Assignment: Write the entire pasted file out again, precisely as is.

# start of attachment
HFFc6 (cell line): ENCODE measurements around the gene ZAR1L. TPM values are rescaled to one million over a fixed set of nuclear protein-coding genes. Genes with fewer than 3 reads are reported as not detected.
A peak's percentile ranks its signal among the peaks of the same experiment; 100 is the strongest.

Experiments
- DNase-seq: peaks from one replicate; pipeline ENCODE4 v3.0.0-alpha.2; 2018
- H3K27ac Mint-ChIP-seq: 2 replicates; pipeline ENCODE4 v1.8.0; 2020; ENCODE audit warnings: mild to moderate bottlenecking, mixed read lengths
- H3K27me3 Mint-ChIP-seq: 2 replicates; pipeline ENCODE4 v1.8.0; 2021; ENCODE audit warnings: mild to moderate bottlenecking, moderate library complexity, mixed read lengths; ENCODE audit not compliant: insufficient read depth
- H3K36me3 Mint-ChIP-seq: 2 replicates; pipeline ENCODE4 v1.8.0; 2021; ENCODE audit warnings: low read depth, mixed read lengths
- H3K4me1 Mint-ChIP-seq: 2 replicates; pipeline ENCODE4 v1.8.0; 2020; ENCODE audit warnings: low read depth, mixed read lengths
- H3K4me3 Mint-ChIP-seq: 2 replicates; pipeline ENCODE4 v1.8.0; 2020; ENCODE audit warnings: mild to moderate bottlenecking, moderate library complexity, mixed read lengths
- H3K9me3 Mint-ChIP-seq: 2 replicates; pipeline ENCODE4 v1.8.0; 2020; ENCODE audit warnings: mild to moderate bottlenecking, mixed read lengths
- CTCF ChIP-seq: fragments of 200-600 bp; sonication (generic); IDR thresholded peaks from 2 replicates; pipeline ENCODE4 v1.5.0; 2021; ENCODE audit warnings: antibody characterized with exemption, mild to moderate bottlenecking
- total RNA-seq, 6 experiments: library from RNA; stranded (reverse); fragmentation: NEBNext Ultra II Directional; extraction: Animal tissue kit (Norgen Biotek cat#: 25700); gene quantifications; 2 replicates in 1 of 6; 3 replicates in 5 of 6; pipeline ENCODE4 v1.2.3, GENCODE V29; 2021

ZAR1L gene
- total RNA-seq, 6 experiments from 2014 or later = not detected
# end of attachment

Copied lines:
HFFc6 (cell line): ENCODE measurements around the gene ZAR1L. TPM values are rescaled to one million over a fixed set of nuclear protein-coding genes. Genes with fewer than 3 reads are reported as not detected.
A peak's percentile ranks its signal among the peaks of the same experiment; 100 is the strongest.

Experiments
- DNase-seq: peaks from one replicate; pipeline ENCODE4 v3.0.0-alpha.2; 2018
- H3K27ac Mint-ChIP-seq: 2 replicates; pipeline ENCODE4 v1.8.0; 2020; ENCODE audit warnings: mild to moderate bottlenecking, mixed read lengths
- H3K27me3 Mint-ChIP-seq: 2 replicates; pipeline ENCODE4 v1.8.0; 2021; ENCODE audit warnings: mild to moderate bottlenecking, moderate library complexity, mixed read lengths; ENCODE audit not compliant: insufficient read depth
- H3K36me3 Mint-ChIP-seq: 2 replicates; pipeline ENCODE4 v1.8.0; 2021; ENCODE audit warnings: low read depth, mixed read lengths
- H3K4me1 Mint-ChIP-seq: 2 replicates; pipeline ENCODE4 v1.8.0; 2020; ENCODE audit warnings: low read depth, mixed read lengths
- H3K4me3 Mint-ChIP-seq: 2 replicates; pipeline ENCODE4 v1.8.0; 2020; ENCODE audit warnings: mild to moderate bottlenecking, moderate library complexity, mixed read lengths
- H3K9me3 Mint-ChIP-seq: 2 replicates; pipeline ENCODE4 v1.8.0; 2020; ENCODE audit warnings: mild to moderate bottlenecking, mixed read lengths
- CTCF ChIP-seq: fragments of 200-600 bp; sonication (generic); IDR thresholded peaks from 2 replicates; pipeline ENCODE4 v1.5.0; 2021; ENCODE audit warnings: antibody characterized with exemption, mild to moderate bottlenecking
- total RNA-seq, 6 experiments: library from RNA; stranded (reverse); fragmentation: NEBNext Ultra II Directional; extraction: Animal tissue kit (Norgen Biotek cat#: 25700); gene quantifications; 2 replicates in 1 of 6; 3 replicates in 5 of 6; pipeline ENCODE4 v1.2.3, GENCODE V29; 2021

ZAR1L gene
- total RNA-seq, 6 experiments from 2014 or later = not detected